Who else is in Third Point's sights?
In its initial letter to Yahoo directors in September, Third Point said it also wanted to dump directors Art Kern, Vyomesh Joshi, and Susan James and present its own slate of replacements.
But unseating these three directors may prove more difficult than ousting Bostock. In the last shareholder meeting, Kern had only 5.2% of investors vote against his re-election to the board, while James was less at 4.9% and Joshi 4%, according to Yahoo's filing with the Securities and Exchange Commission.
"A lot of these fights settle out before it comes to a shareholder vote," McGurn says. "As the parties begin to see the early returns on the proxies, it creates a game of chicken."
Other proxy advisers agree: When a company and dissident shareholders name opposing slates of directors, the reaction in the stock market alone can set the tone for a potential settlement.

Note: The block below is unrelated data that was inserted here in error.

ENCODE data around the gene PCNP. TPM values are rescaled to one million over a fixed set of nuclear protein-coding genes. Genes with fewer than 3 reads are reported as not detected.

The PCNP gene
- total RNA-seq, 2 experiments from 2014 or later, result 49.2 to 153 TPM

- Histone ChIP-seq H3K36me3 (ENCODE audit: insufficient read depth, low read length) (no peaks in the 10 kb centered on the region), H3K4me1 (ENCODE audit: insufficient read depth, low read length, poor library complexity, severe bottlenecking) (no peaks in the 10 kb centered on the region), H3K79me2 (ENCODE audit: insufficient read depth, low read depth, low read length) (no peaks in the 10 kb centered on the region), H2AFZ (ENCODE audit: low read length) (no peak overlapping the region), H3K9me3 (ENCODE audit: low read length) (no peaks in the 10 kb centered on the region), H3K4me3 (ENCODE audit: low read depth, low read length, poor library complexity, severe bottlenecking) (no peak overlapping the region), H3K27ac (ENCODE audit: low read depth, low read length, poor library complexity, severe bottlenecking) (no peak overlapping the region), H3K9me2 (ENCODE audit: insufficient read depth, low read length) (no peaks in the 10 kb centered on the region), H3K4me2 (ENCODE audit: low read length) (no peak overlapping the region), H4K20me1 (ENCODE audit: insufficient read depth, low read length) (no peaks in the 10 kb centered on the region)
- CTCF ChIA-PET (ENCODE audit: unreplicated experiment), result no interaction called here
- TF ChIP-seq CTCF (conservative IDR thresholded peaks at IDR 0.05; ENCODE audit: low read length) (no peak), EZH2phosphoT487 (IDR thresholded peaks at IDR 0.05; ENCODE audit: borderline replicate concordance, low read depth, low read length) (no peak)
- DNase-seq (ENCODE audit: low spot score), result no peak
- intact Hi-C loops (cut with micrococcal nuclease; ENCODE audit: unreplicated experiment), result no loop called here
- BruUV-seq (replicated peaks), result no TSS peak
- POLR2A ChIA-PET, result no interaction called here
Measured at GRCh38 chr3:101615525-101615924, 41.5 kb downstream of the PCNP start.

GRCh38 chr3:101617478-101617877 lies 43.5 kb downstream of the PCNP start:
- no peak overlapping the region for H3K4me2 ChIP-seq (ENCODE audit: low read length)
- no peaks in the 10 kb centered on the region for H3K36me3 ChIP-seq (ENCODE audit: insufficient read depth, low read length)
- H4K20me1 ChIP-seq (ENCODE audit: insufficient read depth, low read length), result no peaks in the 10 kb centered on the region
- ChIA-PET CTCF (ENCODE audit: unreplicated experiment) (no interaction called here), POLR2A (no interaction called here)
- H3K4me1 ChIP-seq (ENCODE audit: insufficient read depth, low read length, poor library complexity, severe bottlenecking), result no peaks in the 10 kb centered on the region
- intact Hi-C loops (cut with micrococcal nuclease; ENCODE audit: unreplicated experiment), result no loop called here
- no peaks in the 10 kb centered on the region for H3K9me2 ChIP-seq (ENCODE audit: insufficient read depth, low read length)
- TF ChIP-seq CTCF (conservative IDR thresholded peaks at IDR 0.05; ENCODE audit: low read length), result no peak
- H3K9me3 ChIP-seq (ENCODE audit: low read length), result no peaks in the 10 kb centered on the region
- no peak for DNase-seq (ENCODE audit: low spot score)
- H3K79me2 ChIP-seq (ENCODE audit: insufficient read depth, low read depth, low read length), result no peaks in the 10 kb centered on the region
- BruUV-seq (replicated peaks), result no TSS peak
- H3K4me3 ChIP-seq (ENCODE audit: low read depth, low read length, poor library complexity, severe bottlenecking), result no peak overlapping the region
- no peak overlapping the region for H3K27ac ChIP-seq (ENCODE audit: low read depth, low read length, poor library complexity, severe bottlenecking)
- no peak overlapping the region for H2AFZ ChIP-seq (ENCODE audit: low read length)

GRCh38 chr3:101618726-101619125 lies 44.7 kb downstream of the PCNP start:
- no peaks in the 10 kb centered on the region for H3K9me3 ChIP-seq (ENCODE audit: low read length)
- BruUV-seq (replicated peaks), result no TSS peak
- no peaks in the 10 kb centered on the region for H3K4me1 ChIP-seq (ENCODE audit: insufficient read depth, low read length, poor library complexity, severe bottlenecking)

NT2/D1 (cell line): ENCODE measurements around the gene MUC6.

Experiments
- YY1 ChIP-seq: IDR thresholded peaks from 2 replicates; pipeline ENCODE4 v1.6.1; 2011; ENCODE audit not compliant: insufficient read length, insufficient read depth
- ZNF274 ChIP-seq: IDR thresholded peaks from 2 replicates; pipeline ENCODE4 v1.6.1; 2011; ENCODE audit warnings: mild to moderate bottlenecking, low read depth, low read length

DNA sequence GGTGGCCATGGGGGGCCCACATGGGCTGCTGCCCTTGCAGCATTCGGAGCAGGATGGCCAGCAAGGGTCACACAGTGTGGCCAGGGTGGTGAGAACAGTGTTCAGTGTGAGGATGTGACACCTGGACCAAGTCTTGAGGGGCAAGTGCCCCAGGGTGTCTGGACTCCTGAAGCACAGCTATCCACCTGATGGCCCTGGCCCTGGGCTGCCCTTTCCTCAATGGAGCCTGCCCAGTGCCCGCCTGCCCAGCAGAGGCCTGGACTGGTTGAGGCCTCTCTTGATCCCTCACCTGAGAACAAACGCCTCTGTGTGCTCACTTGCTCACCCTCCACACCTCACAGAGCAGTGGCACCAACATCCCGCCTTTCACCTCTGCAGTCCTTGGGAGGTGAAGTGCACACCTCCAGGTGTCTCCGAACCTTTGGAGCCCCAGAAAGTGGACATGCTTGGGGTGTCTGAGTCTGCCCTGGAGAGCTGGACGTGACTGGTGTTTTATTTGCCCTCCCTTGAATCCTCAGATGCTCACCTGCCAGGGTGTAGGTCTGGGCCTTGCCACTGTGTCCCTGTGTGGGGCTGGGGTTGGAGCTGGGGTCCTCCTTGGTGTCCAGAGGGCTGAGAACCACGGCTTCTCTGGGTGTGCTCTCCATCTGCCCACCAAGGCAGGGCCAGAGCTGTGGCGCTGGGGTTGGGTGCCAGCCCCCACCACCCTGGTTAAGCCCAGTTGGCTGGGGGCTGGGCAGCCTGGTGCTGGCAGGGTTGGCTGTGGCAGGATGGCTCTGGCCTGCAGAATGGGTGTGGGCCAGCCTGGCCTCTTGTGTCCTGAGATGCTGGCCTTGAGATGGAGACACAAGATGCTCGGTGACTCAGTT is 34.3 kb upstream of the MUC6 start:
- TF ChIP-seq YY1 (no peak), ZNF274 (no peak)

Yahoo has played this game before, reaching a settlement with major shareholder activists and billionaire investor Carl Icahn several years ago. Icahn went as far as to name a competing slate of Yahoo directors, after the existing board rejected the Microsoft (MSFT) buyout bid for $33 a share, claiming it didn't appropriately value the company. In the end, Icahn and the struggling Internet pioneer struck a deal whereby Icahn received a board seat and the right to appoint two directors.
The Chickens Come Home to Roost
Assuming Yahoo isn't sold before the company's next shareholder meeting, it wouldn't be surprising to see Third Point and Yahoo strike a deal for the hedge fund to gain representation on Yahoo's board. But if Third Point's board representatives don't get a seat at the table on any committee tasked with selling Yahoo or seeking ways to increase shareholder value, Third Point may soon lose interest in the company.
However, in dealing with PDL BioPharma in 2007, Third Point sought board representation and got it, according to research from FactSet Research Systems.